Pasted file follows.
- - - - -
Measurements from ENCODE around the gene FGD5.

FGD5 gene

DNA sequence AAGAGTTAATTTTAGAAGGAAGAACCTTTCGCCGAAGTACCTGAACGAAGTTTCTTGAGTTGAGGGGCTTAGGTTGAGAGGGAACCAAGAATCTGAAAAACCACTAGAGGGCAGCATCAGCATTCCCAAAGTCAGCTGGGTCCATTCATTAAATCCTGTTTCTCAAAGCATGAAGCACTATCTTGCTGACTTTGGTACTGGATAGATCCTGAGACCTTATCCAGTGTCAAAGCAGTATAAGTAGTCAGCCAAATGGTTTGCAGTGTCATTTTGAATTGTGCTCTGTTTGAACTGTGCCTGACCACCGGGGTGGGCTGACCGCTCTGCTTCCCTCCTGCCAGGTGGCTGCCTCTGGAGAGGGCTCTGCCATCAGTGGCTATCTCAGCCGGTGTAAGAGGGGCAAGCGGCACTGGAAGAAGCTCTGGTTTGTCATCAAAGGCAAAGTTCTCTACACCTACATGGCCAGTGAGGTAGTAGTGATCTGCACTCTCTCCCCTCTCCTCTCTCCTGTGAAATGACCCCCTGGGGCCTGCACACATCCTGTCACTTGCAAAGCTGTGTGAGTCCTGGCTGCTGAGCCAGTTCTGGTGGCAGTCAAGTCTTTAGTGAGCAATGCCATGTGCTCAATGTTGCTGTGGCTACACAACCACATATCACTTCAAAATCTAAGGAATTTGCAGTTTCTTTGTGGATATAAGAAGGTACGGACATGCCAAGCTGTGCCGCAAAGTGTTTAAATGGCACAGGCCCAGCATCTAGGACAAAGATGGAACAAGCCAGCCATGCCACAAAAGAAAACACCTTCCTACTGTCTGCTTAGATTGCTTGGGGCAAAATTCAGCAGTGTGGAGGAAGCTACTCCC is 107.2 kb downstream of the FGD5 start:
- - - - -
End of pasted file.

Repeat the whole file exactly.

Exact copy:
Measurements from ENCODE around the gene FGD5.

FGD5 gene

DNA sequence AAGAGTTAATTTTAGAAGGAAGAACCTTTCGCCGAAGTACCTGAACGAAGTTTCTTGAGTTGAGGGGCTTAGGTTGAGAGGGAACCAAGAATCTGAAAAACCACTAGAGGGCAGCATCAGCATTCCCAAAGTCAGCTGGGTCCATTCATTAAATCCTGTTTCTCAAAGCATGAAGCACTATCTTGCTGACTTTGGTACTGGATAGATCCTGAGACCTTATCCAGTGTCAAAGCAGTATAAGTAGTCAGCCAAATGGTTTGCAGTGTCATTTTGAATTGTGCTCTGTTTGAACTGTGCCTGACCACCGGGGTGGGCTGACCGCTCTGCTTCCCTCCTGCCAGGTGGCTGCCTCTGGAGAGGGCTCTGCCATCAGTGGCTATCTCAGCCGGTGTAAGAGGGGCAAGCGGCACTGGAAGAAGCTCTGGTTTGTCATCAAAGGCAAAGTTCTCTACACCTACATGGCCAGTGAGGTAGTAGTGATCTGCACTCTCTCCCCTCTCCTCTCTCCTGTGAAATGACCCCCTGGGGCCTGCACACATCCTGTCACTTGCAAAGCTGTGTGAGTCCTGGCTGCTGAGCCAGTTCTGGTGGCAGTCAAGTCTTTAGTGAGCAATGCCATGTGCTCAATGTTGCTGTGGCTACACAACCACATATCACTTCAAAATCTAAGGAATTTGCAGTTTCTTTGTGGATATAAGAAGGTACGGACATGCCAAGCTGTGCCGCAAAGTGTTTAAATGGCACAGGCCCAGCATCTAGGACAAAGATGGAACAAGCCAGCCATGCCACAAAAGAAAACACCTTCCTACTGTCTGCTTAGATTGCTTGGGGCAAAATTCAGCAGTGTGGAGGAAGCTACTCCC is 107.2 kb downstream of the FGD5 start: